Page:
Biden Must End the War He Helped Start

Yemenis call on the president-elect to stop the onslaught.

Shireen Al-Adeimi

New Yorkers protest U.S. involvement in the Saudi-led war on Yemen on March 20, 2018. Erik McGregor/LightRocket via Getty Images

The end of Pres­i­dent Don­ald Trump’s tenure may mark the rever­sal of some bru­tal domes­tic U.S. poli­cies. The Mus­lim ban, for exam­ple, could be reversed by an exec­u­tive order from Pres­i­dent-elect Joe Biden. When it comes to for­eign pol­i­cy, how­ev­er, sup­port for U.S. wars has long been a bipar­ti­san achieve­ment, evi­denced by decades of inva­sions, occu­pa­tions and coups. 

In Yemen, Trump esca­lat­ed the war” he inher­it­ed from the Oba­ma-Biden admin­is­tra­tion, com­pound­ing the extra­or­di­nary suf­fer­ing Yeme­nis face today. (Though called a war, the sit­u­a­tion in Yemen is, more accu­rate­ly, a uni­lat­er­al attack by pow­er­ful Arab and West­ern coun­tries.) Since 2015, Yeme­nis have been vic­tim­ized by a bom­bard­ment, block­ade and occu­pa­tion led by Sau­di Ara­bia and the Unit­ed Arab Emi­rates, which rely heav­i­ly on U.S. mil­i­tary support. 

In late 2014, after the Yemeni rebel group the Houthis took Yemen’s cap­i­tal, Sana’a, Sau­di Ara­bia and the UAE led a bom­bard­ment cam­paign with the stat­ed goal of restor­ing Yemeni Pres­i­dent Abed Rab­bo Man­sour Hadi. While the Saudi‑U.S.-UAE coali­tion man­aged to cap­ture regions in for­mer South Yemen (South and North uni­fied in 1990), Houthis remain in con­trol of much of for­mer North Yemen, where approx­i­mate­ly 70% of Yeme­nis live.

With vital logis­tics, intel­li­gence, arms and oth­er assis­tance from the Unit­ed States, the coali­tion has sys­tem­at­i­cal­ly tar­get­ed Yemeni civil­ians, infra­struc­ture and food sup­plies. An aer­i­al, naval and land block­ade has halt­ed trade (upon which the coun­try relied almost exclu­sive­ly pri­or to 2015) and severe­ly restricts food, med­i­cine and fuel. Though almost cer­tain­ly an under­es­ti­mate, at least 100,000 peo­ple have been killed in the vio­lence. Tens of thou­sands have per­ished from star­va­tion and pre­ventable ill­ness. Trump esca­lat­ed the sit­u­a­tion by green­light­ing a UAE-led inva­sion of Hodei­da in the sum­mer of 2018, a par­tic­u­lar­ly cru­el turn in the war giv­en the impor­tance of the port city as a life­line to mil­lions.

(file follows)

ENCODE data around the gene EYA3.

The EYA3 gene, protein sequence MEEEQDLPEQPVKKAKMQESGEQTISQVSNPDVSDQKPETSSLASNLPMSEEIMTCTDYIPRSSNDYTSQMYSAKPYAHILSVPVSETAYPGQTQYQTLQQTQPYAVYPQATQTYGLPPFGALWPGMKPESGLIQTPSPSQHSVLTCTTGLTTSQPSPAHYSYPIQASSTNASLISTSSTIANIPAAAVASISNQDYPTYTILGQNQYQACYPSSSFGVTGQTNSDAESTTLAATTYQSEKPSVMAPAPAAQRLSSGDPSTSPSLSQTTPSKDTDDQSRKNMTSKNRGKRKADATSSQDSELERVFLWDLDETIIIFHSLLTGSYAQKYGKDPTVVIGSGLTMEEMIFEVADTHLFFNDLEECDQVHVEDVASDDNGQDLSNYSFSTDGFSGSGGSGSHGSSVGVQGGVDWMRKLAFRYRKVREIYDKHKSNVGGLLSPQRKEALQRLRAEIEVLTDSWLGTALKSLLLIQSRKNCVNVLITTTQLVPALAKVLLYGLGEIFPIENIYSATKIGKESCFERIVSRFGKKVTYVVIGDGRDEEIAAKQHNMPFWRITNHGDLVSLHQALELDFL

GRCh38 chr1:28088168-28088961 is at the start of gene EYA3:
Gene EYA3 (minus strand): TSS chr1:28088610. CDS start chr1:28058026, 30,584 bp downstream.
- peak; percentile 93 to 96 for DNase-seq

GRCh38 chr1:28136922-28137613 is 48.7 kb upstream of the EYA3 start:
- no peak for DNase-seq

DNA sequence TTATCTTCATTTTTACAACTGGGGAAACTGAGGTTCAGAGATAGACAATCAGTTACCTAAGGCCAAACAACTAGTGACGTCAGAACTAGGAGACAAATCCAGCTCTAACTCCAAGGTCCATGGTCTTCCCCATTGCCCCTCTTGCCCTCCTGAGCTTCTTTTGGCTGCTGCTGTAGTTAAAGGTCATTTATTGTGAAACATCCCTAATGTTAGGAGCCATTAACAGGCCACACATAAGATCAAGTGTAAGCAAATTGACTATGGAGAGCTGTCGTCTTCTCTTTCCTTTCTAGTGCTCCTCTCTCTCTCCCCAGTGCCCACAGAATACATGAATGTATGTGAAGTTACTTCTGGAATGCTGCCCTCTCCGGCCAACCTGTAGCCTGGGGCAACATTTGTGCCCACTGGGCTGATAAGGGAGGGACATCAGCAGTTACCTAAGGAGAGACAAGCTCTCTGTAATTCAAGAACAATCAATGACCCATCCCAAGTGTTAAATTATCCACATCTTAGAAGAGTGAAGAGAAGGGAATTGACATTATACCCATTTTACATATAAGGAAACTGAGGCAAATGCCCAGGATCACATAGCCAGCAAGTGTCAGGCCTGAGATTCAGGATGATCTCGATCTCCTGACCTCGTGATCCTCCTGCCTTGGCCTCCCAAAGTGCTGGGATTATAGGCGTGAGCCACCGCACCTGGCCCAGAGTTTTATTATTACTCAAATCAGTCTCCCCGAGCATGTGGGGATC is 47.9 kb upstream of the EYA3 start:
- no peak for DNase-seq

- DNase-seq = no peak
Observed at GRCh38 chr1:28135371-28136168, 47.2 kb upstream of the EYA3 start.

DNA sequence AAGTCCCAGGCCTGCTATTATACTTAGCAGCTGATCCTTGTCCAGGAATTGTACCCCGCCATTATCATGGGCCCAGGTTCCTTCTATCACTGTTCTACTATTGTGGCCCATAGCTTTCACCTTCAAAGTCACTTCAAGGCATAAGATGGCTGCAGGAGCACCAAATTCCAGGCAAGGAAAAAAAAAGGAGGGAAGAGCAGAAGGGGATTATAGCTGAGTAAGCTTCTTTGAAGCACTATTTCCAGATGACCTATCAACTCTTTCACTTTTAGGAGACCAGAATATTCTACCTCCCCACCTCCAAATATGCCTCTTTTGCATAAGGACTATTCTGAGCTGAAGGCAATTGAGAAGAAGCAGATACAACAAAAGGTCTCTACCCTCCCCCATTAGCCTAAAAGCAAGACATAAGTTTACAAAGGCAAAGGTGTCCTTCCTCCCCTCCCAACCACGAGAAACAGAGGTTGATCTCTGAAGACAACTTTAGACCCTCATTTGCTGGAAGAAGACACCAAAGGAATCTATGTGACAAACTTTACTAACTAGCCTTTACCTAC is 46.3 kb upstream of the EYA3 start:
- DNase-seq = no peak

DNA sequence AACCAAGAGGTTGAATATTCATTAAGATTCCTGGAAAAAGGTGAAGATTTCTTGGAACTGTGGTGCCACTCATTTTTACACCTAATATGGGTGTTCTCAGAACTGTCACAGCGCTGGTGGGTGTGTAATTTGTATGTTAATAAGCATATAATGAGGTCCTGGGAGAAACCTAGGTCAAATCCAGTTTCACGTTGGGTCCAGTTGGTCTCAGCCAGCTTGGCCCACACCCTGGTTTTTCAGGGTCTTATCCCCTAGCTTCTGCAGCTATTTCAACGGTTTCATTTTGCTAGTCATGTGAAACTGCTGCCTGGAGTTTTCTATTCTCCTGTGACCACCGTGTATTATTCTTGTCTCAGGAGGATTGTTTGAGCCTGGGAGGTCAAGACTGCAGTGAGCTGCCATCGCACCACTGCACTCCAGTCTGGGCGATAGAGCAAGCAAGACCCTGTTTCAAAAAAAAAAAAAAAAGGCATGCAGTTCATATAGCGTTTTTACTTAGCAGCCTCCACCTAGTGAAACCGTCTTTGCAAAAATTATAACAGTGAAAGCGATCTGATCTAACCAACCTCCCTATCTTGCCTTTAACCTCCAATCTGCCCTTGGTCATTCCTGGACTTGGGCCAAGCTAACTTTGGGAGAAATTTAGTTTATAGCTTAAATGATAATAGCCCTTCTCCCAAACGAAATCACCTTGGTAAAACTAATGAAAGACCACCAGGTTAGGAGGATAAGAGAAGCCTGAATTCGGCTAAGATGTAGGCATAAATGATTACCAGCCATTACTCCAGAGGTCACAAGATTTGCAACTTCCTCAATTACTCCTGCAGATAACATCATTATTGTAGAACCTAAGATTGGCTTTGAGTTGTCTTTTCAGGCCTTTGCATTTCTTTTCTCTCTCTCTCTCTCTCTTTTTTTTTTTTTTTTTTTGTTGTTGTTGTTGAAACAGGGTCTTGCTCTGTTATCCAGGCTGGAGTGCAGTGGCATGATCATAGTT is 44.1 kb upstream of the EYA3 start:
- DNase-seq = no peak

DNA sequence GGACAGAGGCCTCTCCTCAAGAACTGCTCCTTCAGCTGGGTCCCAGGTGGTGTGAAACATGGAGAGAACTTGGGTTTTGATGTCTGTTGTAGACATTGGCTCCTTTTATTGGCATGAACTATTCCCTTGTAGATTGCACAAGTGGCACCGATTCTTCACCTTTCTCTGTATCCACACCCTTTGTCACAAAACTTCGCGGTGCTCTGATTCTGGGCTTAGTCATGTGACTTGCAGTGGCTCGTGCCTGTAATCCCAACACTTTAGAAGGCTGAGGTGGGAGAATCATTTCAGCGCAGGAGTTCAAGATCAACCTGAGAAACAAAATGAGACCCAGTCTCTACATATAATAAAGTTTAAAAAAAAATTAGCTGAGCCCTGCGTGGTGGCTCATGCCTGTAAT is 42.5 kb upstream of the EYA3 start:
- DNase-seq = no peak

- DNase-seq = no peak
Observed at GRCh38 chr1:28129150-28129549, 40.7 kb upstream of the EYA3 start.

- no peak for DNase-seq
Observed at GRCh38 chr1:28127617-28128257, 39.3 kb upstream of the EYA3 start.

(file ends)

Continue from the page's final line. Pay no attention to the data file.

Biden’s elec­tion is a para­dox for Yeme­nis: As Obama’s vice pres­i­dent, Biden is com­plic­it in the hav­oc. Yet, after years of orga­niz­ing by anti-war groups and indi­vid­u­als, Biden said on the cam­paign trail he is against con­tin­u­ing U.S. sup­port for the war. Because their lives are so tremen­dous­ly impact­ed by the U.S. pres­i­dent, Yeme­nis deserve a voice in the polit­i­cal dis­course about the incom­ing admin­is­tra­tion. In These Times asked three Yeme­nis what they think a Biden pres­i­den­cy could mean.

Mohammed Mohsen Bahjooj is a teacher and edu­ca­tion­al super­vi­sor from Al-Jawf, a north­ern Yemeni province con­sid­ered a high-inten­si­ty bat­tle­front” on the bor­der with Sau­di Ara­bia. Though Bahjooj notes the war is being waged by the U.S. and in accor­dance with U.S. pol­i­cy and inter­ests,” he under­scores the cur­rent human­i­tar­i­an sit­u­a­tion [in Yemen] is com­plete­ly dif­fer­ent com­pared to the begin­ning of the war” and notes famine, dis­eases and the block­ade have exhaust­ed Yemenis.” 

Bahjooj urges Biden to look with human­i­ty toward Yemen” and end the war as soon as pos­si­ble.” As he watched Biden give his vic­to­ry speech, Bahjooj not­ed, Biden is now embrac­ing his grand­chil­dren. … We hope that he will remem­ber the poor chil­dren of Yemen who are dying every day because of U.S. weapons and the oppres­sive block­ade.” Bahjooj believes Biden’s poli­cies will con­trast with Trump’s pol­i­cy of hatred and racism,” evi­denced by Biden’s pledge to lift the Mus­lim ban (which includes Yemen). Bahjooj also wor­ries a poten­tial Repub­li­can-con­trolled Sen­ate would present obsta­cles to end­ing the war.